The Baram Dam is part of the Sarawak government’s plans to build up to 12 large dams, submerging a rainforest area of over 400km2 that is home to 20 indigenous groups.
Although Sarawak already has enough energy to meet its demand in the coming years, the government plans to provide cheap electricity to attract dirty, energy-intensive industrial investments. The plan is called SCORE and they aim to complete 6 of the dam projects by 2020 .
The proposed Baram Dam could displace up to 20,000 people from 26 villages; but communities are opposing the project, and have been manning two blockade sites for months now, one at the access road near Long Lama and one near the dam site.
They know what they are fighting against; three dams have already been built on indigenous lands in Sarawak and have had devastating effects on both communities and the environment. Also, the mounting costs of these dams will ultimately be borne by Malaysian tax payers, especially as the government removed energy subsidies after the 13th general election was over and there was no longer a need to sweet talk the electorate.
Those affected by dams in the various regions of Sarawak came together at the end of 2011 and founded the Save Sarawak Rivers Network (SAVE Rivers). That organization, as well as other groups, have been supporting the struggle for the rights of those affected and for the protection of the rainforests. In 2013 they have started occupying and blockading the roads to the dam site.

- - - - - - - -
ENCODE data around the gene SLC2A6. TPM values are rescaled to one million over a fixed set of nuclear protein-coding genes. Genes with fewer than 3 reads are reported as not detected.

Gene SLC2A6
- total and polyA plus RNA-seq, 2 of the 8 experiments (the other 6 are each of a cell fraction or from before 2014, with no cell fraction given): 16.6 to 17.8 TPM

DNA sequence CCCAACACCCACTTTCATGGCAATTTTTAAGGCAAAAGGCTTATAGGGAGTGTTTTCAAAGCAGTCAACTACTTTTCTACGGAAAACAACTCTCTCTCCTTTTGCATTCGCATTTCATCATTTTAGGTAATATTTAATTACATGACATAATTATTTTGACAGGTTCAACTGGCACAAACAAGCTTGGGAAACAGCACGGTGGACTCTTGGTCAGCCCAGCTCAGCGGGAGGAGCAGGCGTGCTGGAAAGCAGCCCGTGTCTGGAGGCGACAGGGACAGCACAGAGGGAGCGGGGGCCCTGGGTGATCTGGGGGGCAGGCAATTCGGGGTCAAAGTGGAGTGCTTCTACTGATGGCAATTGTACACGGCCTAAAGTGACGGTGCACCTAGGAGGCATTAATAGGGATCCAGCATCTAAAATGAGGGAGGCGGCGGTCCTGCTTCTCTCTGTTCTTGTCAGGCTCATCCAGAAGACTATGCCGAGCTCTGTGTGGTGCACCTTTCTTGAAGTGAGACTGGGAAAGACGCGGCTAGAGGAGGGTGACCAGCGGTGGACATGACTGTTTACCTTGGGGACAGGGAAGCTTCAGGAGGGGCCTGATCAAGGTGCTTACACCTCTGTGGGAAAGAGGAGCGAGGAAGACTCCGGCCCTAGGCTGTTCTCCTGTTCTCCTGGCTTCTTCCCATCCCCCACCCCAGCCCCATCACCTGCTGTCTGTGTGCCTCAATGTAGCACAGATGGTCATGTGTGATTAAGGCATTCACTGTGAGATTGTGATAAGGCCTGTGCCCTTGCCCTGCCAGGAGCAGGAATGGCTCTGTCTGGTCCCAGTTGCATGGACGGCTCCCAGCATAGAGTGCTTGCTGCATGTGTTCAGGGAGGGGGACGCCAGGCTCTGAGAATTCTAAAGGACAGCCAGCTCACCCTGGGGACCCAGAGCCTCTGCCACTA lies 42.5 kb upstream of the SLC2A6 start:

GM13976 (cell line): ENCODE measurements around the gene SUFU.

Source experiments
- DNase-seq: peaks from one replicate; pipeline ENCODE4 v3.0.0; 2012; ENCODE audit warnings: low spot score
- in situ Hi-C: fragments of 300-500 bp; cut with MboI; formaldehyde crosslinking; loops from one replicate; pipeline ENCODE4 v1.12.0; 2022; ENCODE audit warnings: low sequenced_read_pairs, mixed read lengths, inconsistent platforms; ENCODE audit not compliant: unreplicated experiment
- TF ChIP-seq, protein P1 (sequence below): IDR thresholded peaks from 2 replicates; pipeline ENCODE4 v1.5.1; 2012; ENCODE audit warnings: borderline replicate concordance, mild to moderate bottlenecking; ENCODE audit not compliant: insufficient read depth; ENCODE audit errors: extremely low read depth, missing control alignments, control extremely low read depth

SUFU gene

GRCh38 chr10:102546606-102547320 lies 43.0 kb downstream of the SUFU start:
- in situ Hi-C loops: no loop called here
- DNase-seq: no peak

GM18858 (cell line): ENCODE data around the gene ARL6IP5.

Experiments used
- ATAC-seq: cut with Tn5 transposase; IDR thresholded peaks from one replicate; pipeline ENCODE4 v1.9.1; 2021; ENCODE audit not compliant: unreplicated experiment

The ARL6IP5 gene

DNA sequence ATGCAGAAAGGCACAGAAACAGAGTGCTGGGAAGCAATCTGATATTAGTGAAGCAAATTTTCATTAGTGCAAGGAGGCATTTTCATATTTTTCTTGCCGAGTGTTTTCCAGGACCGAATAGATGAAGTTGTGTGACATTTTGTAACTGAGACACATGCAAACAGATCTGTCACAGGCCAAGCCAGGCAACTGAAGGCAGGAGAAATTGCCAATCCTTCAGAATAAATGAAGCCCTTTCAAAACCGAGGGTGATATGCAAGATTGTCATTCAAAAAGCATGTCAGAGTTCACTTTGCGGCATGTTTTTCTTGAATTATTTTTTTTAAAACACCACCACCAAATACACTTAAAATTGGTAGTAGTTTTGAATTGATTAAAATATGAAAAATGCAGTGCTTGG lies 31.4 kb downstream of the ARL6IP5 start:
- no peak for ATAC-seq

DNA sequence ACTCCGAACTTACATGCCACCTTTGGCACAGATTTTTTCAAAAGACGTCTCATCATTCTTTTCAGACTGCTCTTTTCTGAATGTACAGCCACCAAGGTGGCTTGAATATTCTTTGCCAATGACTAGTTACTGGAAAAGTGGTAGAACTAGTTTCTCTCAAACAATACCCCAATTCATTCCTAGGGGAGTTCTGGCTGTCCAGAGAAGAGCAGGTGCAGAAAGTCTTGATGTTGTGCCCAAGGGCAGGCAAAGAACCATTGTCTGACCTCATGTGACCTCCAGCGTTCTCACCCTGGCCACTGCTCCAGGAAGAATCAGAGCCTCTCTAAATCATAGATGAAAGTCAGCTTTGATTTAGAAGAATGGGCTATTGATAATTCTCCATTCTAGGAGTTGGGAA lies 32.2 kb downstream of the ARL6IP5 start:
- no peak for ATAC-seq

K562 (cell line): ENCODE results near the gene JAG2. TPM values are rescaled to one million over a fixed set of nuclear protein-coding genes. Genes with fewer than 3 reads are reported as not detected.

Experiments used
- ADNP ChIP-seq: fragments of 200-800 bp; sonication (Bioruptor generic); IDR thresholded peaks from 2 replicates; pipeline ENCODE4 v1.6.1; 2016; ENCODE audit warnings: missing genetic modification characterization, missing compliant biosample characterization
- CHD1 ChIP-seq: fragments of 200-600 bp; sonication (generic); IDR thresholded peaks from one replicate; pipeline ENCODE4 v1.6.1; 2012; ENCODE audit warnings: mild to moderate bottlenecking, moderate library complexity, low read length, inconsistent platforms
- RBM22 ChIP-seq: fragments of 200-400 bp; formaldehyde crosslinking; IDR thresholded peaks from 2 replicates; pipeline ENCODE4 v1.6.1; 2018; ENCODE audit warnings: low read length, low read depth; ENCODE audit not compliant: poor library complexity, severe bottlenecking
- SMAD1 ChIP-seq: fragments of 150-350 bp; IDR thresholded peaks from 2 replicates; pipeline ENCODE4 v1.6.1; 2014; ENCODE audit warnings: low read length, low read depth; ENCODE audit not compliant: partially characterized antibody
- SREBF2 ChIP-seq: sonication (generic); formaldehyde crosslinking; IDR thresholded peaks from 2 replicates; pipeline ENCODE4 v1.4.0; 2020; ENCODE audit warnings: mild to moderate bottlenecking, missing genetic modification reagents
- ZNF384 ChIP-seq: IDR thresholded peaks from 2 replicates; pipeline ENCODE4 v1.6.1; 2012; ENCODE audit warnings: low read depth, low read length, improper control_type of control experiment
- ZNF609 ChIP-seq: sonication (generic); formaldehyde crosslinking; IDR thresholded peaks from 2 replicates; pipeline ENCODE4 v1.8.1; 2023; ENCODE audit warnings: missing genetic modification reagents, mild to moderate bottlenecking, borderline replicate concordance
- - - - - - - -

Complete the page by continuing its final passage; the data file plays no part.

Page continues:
According to the mobilizers, social & Environmental Impact Assessments (SEIAs) are not being made public as per international dam building standards. Despite indigenous communities affected by the Baram dam requesting information to be made transparent, the Government and Sarawak Energy Berhad (SEB) have ignored them. There is currently no information publicly available as to what the intended Baram dam would look like.
Companies linked to Chief Minister Taib Mahmud are the main beneficiaries of the cheap energy and contracts related to dam construction.
In September 2012, Sarawak's Save Rivers group lodged a complaint against the CEO of Sarawak Energy, Mr. Sjøtveit, with Malaysia'a Anti Corruption Commission MACC because Sarawak Energy had unduly favoured construction companies linked to the family of Chief Minister Taib Mahmud.
The campaign has already chalked up a number of successes. For example, In March 2012, the Rio Tinto mining group, announced it would scrap plans for a $2 billion aluminium smelter project in Sarawak because it "could not agree on the commercial power supply terms with Sarawak Energy".
In December 2012, Hydro Tasmania announced its withdrawal from Sarawak Energy's dam plans in the wake of an Australia tour by an indigenous delegation from Sarawak.
Despite the fact that work on the Baram Dam access roads began in 2013, the mobilizers say that effective resistance has already given its fruits, delaying work on the planned the Baram Dam.